The figures show that free fresh fruit is on the menu for almost all primary 1 and 2 pupils. This health-improving measure is just one part of the Executive's Hungry for Success programme, which aims to improve children's health and encourage healthy eating habits that will last a lifetime.
Top performers include Dundee City Council, whose uptake in secondary school meals has increased by more than 10 per cent since 2004. Primary schools in Angus are also serving up more meals than last year.
Gillian Kynoch, the Scottish Executive's food and health co-ordinator, said:
'Encouraging young people to eat healthily is a challenge, but we are making significant progress. Access to fresh chilled water and free fruit, as well as improvements to school meals generally, are important steps in establishing good eating habits that will benefit children for the rest of their lives.
'Already in schools I see children losing their fear of the unknown and trying out the latest health-conscious options. The encouraging increases reported by some local authorities show that the changeover to healthier menus needn't put children off.'
Claire Alison, nutrition associate assessor with Her Majesty's Inspectorate of Education, has been monitoring the roll-out of Hungry for Success in primary schools across Scotland.
'There is real enthusiasm for making school meals better. Many schools are getting parents and children involved in this gradual process, encouraging pupils to think about what they want to eat and also backing this up with education about why they should change their diets.
'Where this is happening, children are not suspicious of the changes but in control of them. There is little doubt that this encourages them to tuck into their school lunch.'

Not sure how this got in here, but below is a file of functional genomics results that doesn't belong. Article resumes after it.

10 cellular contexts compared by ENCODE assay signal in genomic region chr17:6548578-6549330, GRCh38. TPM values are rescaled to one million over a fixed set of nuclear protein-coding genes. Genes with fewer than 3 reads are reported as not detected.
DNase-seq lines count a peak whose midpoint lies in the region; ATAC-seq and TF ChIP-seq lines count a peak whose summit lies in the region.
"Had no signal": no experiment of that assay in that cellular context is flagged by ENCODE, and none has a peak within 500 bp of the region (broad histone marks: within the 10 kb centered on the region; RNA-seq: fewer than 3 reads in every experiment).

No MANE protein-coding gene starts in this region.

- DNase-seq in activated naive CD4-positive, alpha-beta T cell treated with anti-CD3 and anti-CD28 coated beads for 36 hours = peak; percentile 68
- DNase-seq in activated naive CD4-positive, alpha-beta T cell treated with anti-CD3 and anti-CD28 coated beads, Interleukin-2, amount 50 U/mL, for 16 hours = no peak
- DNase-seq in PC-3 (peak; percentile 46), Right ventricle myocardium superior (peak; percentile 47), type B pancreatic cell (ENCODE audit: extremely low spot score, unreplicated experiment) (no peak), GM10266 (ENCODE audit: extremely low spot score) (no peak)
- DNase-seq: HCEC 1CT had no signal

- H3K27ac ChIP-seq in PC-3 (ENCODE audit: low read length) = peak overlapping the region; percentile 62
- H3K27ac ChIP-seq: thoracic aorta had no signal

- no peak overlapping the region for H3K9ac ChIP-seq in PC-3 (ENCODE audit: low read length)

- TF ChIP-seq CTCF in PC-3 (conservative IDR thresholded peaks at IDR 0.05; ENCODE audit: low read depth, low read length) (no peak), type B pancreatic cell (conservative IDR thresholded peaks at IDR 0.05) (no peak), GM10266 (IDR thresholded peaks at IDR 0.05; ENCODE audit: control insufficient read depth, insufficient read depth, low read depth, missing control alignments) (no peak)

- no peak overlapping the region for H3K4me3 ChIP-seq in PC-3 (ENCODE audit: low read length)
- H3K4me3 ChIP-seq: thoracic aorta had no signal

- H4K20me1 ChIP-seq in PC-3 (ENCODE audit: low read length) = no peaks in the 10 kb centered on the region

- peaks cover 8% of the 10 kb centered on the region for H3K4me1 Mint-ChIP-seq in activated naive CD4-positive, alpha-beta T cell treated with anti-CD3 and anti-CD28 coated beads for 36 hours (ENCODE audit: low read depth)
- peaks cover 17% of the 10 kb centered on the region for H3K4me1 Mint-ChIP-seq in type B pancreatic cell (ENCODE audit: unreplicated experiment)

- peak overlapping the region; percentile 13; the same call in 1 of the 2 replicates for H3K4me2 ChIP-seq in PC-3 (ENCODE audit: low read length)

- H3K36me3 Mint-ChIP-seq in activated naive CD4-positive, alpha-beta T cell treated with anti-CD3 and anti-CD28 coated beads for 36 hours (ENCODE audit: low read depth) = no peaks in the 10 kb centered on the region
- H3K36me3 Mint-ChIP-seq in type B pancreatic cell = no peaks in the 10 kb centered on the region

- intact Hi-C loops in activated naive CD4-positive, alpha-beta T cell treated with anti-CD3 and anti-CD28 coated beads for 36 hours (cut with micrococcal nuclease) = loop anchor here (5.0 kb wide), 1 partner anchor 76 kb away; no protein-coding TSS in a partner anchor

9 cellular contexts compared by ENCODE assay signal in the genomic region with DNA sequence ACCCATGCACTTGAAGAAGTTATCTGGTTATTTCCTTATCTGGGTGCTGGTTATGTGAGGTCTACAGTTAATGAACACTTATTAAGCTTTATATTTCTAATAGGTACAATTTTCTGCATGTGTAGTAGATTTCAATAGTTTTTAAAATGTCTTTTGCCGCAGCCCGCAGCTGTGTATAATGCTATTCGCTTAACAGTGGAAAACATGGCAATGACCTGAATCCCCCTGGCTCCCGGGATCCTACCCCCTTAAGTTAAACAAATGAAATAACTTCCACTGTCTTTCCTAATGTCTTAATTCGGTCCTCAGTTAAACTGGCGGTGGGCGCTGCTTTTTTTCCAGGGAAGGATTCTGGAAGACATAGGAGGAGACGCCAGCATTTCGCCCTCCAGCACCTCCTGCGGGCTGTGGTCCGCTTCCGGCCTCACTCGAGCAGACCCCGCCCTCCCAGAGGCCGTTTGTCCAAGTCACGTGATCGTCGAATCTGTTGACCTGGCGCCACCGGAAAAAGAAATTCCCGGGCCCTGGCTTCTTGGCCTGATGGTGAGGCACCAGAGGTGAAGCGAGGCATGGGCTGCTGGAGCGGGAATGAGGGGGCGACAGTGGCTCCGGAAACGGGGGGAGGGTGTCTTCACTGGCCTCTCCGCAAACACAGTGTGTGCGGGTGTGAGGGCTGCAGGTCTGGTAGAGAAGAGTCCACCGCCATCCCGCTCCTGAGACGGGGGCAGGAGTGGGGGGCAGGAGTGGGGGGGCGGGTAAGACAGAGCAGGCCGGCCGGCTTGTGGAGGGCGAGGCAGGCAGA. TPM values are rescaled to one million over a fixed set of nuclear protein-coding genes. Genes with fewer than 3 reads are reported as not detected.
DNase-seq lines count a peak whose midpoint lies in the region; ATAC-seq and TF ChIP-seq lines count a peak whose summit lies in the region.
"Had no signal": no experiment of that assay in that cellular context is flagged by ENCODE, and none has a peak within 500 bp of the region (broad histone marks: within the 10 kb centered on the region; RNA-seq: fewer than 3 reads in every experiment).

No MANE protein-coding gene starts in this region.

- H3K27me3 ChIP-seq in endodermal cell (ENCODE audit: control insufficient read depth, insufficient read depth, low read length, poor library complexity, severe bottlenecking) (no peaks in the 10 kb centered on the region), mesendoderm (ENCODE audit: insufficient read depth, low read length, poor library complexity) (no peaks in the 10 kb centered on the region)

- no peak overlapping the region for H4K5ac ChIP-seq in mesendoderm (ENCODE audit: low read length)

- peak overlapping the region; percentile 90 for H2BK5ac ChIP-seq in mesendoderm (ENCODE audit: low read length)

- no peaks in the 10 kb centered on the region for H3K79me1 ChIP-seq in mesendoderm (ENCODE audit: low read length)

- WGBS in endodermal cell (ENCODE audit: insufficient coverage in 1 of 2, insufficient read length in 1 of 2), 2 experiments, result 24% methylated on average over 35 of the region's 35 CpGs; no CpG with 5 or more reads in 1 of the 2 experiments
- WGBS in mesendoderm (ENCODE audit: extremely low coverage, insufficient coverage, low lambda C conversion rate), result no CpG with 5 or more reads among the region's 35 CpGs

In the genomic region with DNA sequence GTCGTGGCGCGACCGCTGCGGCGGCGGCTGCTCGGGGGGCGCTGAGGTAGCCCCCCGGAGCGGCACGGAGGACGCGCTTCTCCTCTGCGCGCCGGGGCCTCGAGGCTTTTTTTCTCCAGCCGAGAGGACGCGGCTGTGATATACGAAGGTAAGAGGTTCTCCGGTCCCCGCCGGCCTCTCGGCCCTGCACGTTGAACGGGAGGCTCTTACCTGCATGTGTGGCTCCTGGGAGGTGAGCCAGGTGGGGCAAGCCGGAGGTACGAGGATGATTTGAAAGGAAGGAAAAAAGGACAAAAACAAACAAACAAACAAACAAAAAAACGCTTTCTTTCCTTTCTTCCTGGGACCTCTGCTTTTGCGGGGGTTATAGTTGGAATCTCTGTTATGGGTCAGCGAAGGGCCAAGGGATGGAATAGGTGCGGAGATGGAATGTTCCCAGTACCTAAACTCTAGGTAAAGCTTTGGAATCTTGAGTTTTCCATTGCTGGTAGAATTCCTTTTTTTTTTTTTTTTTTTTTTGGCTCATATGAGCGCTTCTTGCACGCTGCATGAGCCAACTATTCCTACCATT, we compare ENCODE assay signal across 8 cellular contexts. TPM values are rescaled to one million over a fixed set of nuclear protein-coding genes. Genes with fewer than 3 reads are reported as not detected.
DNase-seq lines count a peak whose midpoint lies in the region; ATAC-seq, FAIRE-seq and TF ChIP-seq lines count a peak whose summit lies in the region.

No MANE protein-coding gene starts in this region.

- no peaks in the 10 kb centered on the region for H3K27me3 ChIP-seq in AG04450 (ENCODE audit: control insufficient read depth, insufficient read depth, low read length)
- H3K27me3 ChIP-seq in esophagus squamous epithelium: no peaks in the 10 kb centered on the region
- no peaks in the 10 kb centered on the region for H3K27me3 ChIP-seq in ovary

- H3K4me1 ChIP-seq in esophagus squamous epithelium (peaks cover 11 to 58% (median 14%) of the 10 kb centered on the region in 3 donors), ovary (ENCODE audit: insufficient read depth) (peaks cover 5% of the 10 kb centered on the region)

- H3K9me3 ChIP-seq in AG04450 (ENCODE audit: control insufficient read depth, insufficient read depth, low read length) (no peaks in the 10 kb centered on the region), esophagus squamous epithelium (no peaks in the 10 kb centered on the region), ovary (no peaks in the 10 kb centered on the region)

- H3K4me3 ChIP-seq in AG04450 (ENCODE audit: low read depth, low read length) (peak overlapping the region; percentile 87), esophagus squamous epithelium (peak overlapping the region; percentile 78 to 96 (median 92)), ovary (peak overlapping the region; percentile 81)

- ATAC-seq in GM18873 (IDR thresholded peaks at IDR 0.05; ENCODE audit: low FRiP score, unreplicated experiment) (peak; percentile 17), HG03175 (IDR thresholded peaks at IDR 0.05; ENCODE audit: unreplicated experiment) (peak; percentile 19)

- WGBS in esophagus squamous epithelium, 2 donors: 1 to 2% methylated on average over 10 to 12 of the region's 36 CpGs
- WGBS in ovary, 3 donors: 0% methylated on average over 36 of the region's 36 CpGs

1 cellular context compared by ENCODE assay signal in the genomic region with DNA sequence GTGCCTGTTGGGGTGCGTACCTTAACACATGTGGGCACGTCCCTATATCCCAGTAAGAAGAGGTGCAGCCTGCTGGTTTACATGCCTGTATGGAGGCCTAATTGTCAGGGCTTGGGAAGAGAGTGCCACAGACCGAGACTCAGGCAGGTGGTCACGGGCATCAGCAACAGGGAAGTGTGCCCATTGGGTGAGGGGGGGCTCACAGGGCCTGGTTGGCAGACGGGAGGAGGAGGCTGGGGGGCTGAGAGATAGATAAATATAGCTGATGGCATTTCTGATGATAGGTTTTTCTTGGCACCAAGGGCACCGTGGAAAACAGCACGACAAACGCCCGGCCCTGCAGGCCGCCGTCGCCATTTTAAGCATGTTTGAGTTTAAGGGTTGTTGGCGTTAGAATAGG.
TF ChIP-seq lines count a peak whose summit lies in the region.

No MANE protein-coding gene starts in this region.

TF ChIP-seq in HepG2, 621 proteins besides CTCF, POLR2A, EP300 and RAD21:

The Executive has invested£63.5m over the three years to 2005-06 to allow councils to implement Hungry for Success, the recommendations of the expert panel on school meals. Primary and special schools were working to introduce new nutrient standards for school lunches by December 2004. For secondary schools, the deadline is the end of 2006.
Measures under the revitalised school meals service include:
* Free fruit for pupils in primary one and two
* New nutrient standards for school meals
* Larger portions of more nutritious food at no extra cost to families
* Fresh, chilled drinking water available free in school dining rooms and throughout the school day
* Improved facilities in dining halls
School Meals in Scotland January 2005 records the number of pupils taking school meals on one day in January.
SCHOOL MEALS IN SCOTLAND
This statistical publication notice provides results of the latest annual survey of school meals.
The information was collected in January 2005 from all publicly funded schools in Scotland. For the first time, the publication also includes information about local authority expenditure on meals.
The main findings for January 2005 are:
School meals (free or purchased)
Of those pupils present on the survey day, 47 per cent took a meal supplied by the school, a decrease from 49 per cent in 2004. The decrease was largest in the secondary sector. Local authorities have reported that some of the reduction was due to temporary factors, including initial responses to the implementation of new menus and teething problems with cashless transaction systems.
Free school meals
Nineteen per cent of pupils were known to be entitled to free school meals. This is approximately the same percentage as was reported in 2004. Seventeen per cent of all pupils were registered for free school meals.
Of those entitled, 67 per cent were present and took a free school meal on the survey day, a percentage which has been declining in recent years. This equates to 12 per cent of all pupils.
Thirty-three per cent of mainstream schools had an anonymised system for free school meals receipt, up from 26 per cent in 2004.
Nearly every primary school gave free fresh fruit to P1 and P2 pupils, and 94 per cent of all schools had free fresh chilled water available to pupils and staff at all times, up from 78 per cent in 2004.